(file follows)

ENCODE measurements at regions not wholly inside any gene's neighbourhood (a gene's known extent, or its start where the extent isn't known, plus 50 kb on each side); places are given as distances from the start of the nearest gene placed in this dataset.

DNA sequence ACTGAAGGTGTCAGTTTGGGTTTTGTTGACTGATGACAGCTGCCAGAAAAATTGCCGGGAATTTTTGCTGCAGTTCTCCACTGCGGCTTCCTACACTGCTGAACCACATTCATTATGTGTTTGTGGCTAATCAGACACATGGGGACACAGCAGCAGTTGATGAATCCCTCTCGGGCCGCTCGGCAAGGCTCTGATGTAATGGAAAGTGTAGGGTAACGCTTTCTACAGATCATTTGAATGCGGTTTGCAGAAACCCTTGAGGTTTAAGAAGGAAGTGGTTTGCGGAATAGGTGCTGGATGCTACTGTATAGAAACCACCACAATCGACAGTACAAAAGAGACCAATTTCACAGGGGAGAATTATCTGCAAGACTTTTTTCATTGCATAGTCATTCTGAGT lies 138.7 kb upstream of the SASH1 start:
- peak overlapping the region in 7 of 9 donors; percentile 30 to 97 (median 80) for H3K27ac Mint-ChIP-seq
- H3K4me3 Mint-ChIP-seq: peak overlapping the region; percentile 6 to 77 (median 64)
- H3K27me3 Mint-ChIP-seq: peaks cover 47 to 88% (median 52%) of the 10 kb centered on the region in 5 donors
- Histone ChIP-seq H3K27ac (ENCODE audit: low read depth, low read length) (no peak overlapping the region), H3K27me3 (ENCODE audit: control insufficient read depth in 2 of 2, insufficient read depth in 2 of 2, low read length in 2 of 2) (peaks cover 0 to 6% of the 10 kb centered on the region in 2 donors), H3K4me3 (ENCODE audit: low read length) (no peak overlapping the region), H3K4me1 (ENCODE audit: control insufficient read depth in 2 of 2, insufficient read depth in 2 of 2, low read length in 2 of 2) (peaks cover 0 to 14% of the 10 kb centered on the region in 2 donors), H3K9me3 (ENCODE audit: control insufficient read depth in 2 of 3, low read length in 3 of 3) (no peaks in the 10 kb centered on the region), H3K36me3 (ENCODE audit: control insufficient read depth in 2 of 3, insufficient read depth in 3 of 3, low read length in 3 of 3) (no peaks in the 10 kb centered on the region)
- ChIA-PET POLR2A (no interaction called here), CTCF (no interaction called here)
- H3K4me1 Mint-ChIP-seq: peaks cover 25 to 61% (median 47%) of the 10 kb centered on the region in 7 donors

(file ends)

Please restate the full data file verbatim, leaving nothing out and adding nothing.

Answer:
ENCODE measurements at regions not wholly inside any gene's neighbourhood (a gene's known extent, or its start where the extent isn't known, plus 50 kb on each side); places are given as distances from the start of the nearest gene placed in this dataset.

DNA sequence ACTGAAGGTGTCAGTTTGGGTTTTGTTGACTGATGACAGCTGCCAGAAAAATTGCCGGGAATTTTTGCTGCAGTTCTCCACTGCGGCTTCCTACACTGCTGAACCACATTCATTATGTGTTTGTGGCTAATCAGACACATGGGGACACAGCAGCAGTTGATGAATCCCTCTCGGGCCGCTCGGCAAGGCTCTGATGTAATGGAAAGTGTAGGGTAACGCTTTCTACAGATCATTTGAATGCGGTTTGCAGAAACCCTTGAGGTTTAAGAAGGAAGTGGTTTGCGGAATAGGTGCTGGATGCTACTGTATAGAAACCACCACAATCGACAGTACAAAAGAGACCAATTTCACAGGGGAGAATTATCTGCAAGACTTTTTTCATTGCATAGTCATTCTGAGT lies 138.7 kb upstream of the SASH1 start:
- peak overlapping the region in 7 of 9 donors; percentile 30 to 97 (median 80) for H3K27ac Mint-ChIP-seq
- H3K4me3 Mint-ChIP-seq: peak overlapping the region; percentile 6 to 77 (median 64)
- H3K27me3 Mint-ChIP-seq: peaks cover 47 to 88% (median 52%) of the 10 kb centered on the region in 5 donors
- Histone ChIP-seq H3K27ac (ENCODE audit: low read depth, low read length) (no peak overlapping the region), H3K27me3 (ENCODE audit: control insufficient read depth in 2 of 2, insufficient read depth in 2 of 2, low read length in 2 of 2) (peaks cover 0 to 6% of the 10 kb centered on the region in 2 donors), H3K4me3 (ENCODE audit: low read length) (no peak overlapping the region), H3K4me1 (ENCODE audit: control insufficient read depth in 2 of 2, insufficient read depth in 2 of 2, low read length in 2 of 2) (peaks cover 0 to 14% of the 10 kb centered on the region in 2 donors), H3K9me3 (ENCODE audit: control insufficient read depth in 2 of 3, low read length in 3 of 3) (no peaks in the 10 kb centered on the region), H3K36me3 (ENCODE audit: control insufficient read depth in 2 of 3, insufficient read depth in 3 of 3, low read length in 3 of 3) (no peaks in the 10 kb centered on the region)
- ChIA-PET POLR2A (no interaction called here), CTCF (no interaction called here)
- H3K4me1 Mint-ChIP-seq: peaks cover 25 to 61% (median 47%) of the 10 kb centered on the region in 7 donors